Photo courtesy of Eric Petlock.

One of those bad ideas has migrated to Washington, with the February 13 introduction of S.490, the Federal Land Freedom Act of 2015. This legislation would turn the management of energy production on millions of acres of American public lands over to the states. The logic behind this bill is that energy production should be the dominant use of public lands, and that literally every barrier should be removed to make sure that production occurs quickly and with little regard for fish and wildlife habitat or access, indeed with little regard for anything.

S.490 is crafted on the principle that states can regulate energy production on federal public lands more efficiently and more effectively than can the federal land management agencies. This may well be true if one believes federal public lands should be singularly focused on the production of energy. State regulations for energy development are generally targeted at maximizing profits on state, and frequently, on private, lands.  Our federal public lands were created for a higher purpose than rapid development at all costs. This legislation represents a reversal of the multiple use mandate that has been a foundational principle on federal public lands for more than a century. The American people own these lands and the American people must insist on having a say in their long-range management.

Energy development clearly has a place on federal lands, but it must be balanced with other uses and the public has a right to make its voice heard in that management.  The Federal Land Freedom Act, however, makes clear that the public will have no input on public lands decision making when it comes to energy development. The legislation ensures, in no uncertain terms, that the Administrative Procedures Act, the National Historic Preservation Act, the Endangered Species Act, and the National Environmental Policy Act will be specifically cut out of the process for determining where energy production ought to go, and where it ought not to go.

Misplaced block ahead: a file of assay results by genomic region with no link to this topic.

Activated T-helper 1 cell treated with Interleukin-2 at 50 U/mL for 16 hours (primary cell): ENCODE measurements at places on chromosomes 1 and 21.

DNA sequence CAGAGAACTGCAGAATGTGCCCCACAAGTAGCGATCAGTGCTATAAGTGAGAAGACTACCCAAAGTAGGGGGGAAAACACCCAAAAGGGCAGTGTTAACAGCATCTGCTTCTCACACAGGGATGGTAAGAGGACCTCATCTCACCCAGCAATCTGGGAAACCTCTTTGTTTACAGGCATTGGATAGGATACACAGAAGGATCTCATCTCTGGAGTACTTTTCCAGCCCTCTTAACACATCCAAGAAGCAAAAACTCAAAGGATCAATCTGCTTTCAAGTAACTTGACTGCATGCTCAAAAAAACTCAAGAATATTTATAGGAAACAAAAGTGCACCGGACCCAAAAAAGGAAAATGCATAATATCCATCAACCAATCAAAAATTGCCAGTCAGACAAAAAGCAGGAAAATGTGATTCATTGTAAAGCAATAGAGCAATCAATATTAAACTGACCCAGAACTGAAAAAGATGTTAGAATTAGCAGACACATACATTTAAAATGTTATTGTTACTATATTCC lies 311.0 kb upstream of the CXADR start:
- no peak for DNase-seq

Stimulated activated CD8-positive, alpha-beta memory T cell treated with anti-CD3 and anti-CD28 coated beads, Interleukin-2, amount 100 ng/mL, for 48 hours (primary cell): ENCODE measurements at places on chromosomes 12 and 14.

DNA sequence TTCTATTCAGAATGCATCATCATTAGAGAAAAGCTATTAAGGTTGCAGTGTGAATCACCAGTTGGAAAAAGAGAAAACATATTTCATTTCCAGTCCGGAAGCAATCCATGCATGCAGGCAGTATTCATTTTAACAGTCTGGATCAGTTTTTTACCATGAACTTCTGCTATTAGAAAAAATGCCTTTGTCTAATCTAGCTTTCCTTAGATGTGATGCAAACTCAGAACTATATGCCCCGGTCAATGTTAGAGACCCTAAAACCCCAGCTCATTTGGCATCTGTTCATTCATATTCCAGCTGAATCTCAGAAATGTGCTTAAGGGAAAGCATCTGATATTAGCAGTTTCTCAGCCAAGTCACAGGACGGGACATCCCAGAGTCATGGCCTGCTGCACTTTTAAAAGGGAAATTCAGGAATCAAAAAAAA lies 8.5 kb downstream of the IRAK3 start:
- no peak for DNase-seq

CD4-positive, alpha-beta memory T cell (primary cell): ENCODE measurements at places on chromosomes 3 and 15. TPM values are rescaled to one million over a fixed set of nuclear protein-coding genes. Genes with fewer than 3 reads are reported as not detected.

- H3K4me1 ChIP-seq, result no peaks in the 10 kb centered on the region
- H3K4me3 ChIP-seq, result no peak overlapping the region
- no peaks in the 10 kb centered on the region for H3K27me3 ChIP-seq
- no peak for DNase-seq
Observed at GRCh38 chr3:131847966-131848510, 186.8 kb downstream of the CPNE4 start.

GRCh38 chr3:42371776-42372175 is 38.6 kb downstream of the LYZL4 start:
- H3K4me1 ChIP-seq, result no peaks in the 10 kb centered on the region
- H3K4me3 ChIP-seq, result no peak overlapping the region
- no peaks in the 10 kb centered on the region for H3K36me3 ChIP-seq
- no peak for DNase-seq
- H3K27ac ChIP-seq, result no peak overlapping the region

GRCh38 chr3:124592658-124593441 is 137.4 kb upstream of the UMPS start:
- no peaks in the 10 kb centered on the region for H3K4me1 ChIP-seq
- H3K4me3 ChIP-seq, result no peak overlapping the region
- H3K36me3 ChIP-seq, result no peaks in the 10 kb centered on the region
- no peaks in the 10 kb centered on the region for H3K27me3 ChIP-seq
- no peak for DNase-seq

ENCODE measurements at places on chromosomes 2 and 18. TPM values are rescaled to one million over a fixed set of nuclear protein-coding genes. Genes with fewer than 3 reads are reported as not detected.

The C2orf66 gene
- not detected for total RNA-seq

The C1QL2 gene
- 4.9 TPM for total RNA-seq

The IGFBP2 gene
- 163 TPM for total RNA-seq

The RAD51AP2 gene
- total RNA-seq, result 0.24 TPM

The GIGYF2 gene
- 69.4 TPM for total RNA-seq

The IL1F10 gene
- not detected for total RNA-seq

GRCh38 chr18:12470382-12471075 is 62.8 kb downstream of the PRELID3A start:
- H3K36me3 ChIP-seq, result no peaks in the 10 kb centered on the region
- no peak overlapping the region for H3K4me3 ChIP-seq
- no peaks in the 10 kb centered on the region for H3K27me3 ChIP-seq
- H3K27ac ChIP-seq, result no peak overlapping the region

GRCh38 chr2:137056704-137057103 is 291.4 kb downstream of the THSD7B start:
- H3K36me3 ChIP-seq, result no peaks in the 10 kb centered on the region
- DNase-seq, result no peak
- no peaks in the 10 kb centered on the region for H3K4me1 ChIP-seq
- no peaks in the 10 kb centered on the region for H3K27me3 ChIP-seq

The notion that underlies this bill, and many of the other land transfer ideas we’ve seen in recent months, is that these federal lands that have not been industrialized are “unused” or “underutilized.” In introducing S.490, Senator James Inhofe (R-OK) said “The states, not the federal government, are the ones best equipped to tend to the extensive unused and unprotected lands across the nation that the federal government has staked a claim to.”

Photo courtesy of Wendy Shattil/Bob Rozinksi – International League of Conservation Photographers.

As any sportsmen can attest, the notion that if an area is not industrialized means it is unused is nonsense, and likely spoken by someone who has never left the comfort of his or her vehicle to experience our public lands.  It ignores the fact that our public lands are the backbone of the nation’s $646 billion dollar outdoor recreation economy.  It ignores the fact that 72 percent of hunters in the west rely on public lands to pursue their passion.  And it ignores the fact that wide open places, like Wyoming’s sage country (often referred to as “The Big Empty”) provides critical habitat for 350 different species, from sage-grouse and golden eagles to mule deer and pronghorn.

The reality is that this lack of development on some of our public lands provides access and opportunity for sportsmen and outdoor enthusiasts from around the country.  Hunting, fishing and outdoor recreation power a rural economic boom that won’t ever go bust, so long as we take care of the habitat and the access.

Hunters and anglers are amongst the strongest champions of federal public lands, as witnessed by the rallies we are seeing across the West opposing selling off or transferring to the states our public lands. We must remain vigilant as well against proposals that don’t go quite so far as wholesale transfer, but that will just as surely forever change the public land landscape.

And we must help decision makers understand that these lands are far from unused.

What do you want our legacy to be? Sign the petition at http://sportsmensaccess.org.

Snapshots of Success